Source: FEMA

Security lighting should be provided for overall site/building illumination and its perimeter to allow security personnel to maintain visual assessment during darkness. Lighting may provide both a real and psychological deterrent for continuous or periodic observation. It is relatively inexpensive to maintain and may reduce the need for security personnel by reducing opportunities for concealment and surprise by potential attackers.

Security lighting is the most significant crime deterrent. It enhances natural surveillance, delineates private and public spaces, can direct access and reduces fear in legitimate users.

Security lighting should be installed in areas that could conceal an attacker adjacent to, as well as in, high-risk areas such as ATMs, cluster mail boxes, pay phones, vehicle entrances, parking areas, pedestrian routes and exterior entrances.

Transitional lighting should be incorporated in exterior areas going to and from the building(s) or areas within the site. The object is to light up the criminal without spotlighting the victim.

Motion-activated lights help attract attention to movement making them very effective for natural surveillance. Lighting directed up and toward a facility or wall will create large shadows with exaggerated movement when an intruder passes in front, thereby gaining the attention of people from great distances. Light directed down and away will illuminate intruders lying in wait.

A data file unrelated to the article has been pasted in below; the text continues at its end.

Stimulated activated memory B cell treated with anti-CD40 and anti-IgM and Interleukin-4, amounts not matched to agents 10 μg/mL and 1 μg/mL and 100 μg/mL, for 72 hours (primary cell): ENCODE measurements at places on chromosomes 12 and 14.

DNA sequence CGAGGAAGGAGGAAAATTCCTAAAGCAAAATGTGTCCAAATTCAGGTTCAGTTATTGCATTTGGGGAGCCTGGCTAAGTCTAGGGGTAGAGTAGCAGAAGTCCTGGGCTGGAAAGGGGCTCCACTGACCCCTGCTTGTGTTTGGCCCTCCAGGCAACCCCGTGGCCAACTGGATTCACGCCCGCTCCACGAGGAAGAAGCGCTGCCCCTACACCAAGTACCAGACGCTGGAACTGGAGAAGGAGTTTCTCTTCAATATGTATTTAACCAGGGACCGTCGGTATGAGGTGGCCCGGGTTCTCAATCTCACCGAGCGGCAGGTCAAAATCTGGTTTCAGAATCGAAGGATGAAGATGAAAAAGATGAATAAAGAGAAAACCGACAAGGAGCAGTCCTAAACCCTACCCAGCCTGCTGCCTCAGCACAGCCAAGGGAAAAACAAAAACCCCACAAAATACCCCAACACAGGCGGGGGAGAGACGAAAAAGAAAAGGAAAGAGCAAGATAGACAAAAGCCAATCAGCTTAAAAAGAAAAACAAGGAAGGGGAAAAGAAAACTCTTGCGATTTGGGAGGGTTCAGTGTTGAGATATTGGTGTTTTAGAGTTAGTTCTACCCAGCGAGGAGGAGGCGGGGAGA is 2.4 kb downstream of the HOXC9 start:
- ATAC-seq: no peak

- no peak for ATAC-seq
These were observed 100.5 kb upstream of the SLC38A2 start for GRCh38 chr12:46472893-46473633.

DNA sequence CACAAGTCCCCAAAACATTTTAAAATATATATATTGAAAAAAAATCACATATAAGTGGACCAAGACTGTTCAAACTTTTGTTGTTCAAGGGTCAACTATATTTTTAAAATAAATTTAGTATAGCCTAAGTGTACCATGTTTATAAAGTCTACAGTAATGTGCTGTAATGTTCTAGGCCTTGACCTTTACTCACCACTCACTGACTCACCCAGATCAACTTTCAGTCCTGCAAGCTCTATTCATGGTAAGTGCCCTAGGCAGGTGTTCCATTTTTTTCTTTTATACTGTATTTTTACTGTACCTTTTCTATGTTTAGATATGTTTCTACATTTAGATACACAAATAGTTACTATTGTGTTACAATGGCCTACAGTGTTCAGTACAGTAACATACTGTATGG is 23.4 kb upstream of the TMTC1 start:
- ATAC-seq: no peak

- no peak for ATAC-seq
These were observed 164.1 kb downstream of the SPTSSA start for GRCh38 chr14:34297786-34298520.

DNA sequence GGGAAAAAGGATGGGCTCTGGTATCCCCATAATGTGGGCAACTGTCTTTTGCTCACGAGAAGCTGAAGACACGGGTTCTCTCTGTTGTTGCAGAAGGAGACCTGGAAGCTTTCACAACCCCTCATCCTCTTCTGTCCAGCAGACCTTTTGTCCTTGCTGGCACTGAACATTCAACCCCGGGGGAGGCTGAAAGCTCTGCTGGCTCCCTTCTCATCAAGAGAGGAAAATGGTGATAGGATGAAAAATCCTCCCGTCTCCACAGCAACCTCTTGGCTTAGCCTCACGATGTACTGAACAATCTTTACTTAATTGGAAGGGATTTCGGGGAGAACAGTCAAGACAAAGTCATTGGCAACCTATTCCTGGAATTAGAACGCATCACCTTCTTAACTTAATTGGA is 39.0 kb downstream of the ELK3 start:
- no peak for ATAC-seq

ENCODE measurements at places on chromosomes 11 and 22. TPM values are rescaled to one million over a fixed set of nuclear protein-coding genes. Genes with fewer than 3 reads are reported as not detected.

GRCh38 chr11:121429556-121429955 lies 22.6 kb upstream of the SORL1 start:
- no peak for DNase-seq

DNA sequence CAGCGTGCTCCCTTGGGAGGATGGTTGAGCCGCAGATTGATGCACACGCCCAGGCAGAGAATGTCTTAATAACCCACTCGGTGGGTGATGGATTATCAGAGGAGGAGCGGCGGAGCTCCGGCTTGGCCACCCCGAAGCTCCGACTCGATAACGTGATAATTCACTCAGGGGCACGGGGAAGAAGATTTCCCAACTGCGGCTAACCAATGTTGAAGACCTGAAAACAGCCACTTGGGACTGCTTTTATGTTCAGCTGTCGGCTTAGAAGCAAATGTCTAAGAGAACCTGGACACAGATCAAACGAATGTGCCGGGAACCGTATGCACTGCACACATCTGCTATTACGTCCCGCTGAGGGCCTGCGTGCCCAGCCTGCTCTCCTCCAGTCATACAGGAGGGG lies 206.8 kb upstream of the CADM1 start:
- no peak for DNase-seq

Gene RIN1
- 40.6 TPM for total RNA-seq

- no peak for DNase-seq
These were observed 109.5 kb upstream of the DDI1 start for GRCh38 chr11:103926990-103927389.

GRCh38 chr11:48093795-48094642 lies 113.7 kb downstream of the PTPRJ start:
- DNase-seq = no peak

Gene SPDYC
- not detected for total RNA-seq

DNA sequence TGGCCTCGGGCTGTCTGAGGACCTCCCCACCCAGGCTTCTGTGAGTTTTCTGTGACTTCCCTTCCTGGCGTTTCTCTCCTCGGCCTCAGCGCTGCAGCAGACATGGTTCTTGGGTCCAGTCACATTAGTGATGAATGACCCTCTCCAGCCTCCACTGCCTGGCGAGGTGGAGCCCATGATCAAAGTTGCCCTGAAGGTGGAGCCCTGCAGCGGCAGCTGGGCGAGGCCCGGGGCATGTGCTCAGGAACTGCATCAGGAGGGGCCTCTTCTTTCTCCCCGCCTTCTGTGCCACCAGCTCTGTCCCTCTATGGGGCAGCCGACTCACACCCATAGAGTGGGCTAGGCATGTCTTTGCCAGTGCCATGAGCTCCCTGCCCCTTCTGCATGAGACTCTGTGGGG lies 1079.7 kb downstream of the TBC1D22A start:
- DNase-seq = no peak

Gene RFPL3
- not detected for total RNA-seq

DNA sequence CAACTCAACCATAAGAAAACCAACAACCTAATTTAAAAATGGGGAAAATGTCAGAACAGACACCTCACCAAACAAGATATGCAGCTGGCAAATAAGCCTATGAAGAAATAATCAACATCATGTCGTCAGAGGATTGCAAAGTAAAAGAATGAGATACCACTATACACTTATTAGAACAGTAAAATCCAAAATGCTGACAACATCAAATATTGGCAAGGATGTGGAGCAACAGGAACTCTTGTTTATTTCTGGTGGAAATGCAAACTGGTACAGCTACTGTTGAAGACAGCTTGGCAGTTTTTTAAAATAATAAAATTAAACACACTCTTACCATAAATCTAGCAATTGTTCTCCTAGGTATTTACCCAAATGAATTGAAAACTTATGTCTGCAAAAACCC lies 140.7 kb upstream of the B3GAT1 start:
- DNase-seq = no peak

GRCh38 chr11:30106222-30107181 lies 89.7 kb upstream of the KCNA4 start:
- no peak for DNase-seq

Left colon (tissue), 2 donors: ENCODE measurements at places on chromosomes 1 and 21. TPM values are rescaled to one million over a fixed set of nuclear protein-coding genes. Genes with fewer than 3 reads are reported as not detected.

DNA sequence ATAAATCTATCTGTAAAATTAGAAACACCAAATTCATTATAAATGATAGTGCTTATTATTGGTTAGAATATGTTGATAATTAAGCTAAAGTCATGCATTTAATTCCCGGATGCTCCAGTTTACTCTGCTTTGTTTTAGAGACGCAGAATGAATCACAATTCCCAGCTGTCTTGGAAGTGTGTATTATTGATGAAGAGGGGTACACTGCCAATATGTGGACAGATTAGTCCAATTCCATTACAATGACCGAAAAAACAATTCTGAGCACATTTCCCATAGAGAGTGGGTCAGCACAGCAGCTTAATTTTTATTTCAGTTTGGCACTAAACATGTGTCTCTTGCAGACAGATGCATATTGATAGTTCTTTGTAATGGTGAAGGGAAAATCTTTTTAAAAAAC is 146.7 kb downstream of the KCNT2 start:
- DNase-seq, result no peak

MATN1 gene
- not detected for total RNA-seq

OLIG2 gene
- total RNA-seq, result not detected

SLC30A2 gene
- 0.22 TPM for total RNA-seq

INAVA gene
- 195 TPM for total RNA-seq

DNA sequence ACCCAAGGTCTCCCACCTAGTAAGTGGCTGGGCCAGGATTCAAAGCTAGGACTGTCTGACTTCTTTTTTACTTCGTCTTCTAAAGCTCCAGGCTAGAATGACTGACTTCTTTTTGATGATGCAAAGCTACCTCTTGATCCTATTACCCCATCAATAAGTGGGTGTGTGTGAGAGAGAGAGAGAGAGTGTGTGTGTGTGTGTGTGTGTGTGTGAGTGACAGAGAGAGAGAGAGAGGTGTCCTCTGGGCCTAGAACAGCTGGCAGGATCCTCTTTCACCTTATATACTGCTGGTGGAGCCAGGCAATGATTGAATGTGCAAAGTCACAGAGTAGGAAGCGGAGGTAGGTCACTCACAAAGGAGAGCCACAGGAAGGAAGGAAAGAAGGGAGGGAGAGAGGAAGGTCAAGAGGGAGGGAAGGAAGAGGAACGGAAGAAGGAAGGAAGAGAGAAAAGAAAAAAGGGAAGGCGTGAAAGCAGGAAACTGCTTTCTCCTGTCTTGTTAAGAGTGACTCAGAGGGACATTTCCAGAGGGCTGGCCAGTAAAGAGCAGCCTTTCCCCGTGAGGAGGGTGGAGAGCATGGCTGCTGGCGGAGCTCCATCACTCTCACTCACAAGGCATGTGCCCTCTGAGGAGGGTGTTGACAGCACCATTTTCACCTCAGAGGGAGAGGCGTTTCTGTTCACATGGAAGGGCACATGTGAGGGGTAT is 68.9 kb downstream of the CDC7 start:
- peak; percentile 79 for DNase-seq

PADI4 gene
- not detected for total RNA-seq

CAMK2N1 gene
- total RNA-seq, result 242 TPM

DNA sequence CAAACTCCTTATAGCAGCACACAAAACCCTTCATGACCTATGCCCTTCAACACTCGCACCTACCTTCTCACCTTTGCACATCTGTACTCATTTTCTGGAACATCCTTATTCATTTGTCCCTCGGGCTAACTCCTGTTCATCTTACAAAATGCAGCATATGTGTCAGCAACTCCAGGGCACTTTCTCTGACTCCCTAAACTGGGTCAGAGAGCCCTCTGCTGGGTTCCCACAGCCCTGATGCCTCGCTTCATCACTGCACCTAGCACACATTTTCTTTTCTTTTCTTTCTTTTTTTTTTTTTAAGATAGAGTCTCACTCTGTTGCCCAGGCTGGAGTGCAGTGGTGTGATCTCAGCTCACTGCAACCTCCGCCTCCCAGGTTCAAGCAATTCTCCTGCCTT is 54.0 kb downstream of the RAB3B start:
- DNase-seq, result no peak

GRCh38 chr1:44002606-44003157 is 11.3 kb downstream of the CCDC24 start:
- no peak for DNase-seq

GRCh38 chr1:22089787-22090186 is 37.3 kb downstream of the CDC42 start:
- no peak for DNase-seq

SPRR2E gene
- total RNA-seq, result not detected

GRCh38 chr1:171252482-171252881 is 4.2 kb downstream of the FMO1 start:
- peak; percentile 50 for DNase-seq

Landscape and perimeter lighting defines boundaries and establishes territory. Light directed horizontally away from spaces will provide visual security and prevent unwanted observation into the facility or space (ideal for very high risk locations). Although The Illuminating Engineers Society of North America has created standards for lighting uniformity, security lighting should have the following objectives:

  • Provide a clear line of view of an area from a distance and enable anyone moving in, or immediately around, the area to be easily seen
  • Deny potential hiding spaces adjacent to frequently traveled foot routes 
  • Permit facial recognition from a distance of at least 30 feet
  • Facilitate the proper use of security devices such as CCTV

What is a quick, unscientific way to determine if lighting is adequate for security? The answer: Users should be able to easily read a newspaper at night from a distance of arms’ length.

Often linked to outdoor lighting, security lighting is used indoors as well. Lighting for security or safety does not imply bright lighting. Effective security lighting will allow building occupants to see the faces of visitors at the front door, allow police officers to see inside a building from the outside and provide sufficient illumination to deter potential criminals. Light trespass is often the result of ineffective security lighting.

Lighting cannot prevent disasters or attacks nor can it guarantee human safety if such unforeseen events occur.  Rather, lighting is a tool that, used wisely, can increase security and safety.  Used unwisely, it can waste precious resources and actually detract from these goals.